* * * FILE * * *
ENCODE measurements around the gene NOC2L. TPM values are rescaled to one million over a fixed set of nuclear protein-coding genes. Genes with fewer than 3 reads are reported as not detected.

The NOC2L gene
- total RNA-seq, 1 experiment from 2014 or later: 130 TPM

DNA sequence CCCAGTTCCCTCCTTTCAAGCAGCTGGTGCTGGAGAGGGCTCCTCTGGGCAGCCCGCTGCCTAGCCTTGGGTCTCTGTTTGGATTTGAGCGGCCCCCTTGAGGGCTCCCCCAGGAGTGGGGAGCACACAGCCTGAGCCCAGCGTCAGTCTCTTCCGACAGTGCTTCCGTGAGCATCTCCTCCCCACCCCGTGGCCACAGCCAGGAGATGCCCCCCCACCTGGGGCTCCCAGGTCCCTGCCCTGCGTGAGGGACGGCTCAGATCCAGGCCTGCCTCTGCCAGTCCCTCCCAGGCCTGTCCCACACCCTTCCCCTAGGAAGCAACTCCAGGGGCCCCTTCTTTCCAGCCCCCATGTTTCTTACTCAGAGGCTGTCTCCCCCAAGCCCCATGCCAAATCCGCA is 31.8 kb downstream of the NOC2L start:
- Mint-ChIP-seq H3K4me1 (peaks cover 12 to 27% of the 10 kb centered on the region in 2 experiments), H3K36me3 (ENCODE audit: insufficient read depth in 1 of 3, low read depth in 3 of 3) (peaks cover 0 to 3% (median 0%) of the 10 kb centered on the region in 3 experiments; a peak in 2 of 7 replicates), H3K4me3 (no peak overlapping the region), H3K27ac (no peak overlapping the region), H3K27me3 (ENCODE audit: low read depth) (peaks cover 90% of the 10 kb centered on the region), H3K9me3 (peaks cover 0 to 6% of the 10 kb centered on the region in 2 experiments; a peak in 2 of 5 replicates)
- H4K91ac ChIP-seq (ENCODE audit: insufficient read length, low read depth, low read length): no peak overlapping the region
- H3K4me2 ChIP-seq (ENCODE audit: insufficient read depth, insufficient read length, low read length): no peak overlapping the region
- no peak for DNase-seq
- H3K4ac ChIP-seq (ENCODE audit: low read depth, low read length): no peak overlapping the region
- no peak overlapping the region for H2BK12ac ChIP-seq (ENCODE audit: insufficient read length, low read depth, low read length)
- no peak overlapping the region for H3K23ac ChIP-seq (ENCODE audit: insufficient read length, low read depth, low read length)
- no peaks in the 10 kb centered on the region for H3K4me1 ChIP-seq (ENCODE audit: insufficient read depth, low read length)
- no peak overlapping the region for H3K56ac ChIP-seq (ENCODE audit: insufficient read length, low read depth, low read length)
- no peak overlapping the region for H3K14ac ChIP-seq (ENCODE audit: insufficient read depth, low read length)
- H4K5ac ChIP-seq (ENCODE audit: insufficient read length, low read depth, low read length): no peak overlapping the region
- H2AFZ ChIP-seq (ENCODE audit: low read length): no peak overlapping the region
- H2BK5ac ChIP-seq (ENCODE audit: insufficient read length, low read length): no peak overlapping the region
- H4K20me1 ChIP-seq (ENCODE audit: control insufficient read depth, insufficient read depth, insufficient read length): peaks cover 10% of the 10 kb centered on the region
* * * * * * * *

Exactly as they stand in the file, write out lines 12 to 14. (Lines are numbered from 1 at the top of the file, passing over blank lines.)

- no peaks in the 10 kb centered on the region for H3K4me1 ChIP-seq (ENCODE audit: insufficient read depth, low read length)
- no peak overlapping the region for H3K56ac ChIP-seq (ENCODE audit: insufficient read length, low read depth, low read length)
- no peak overlapping the region for H3K14ac ChIP-seq (ENCODE audit: insufficient read depth, low read length)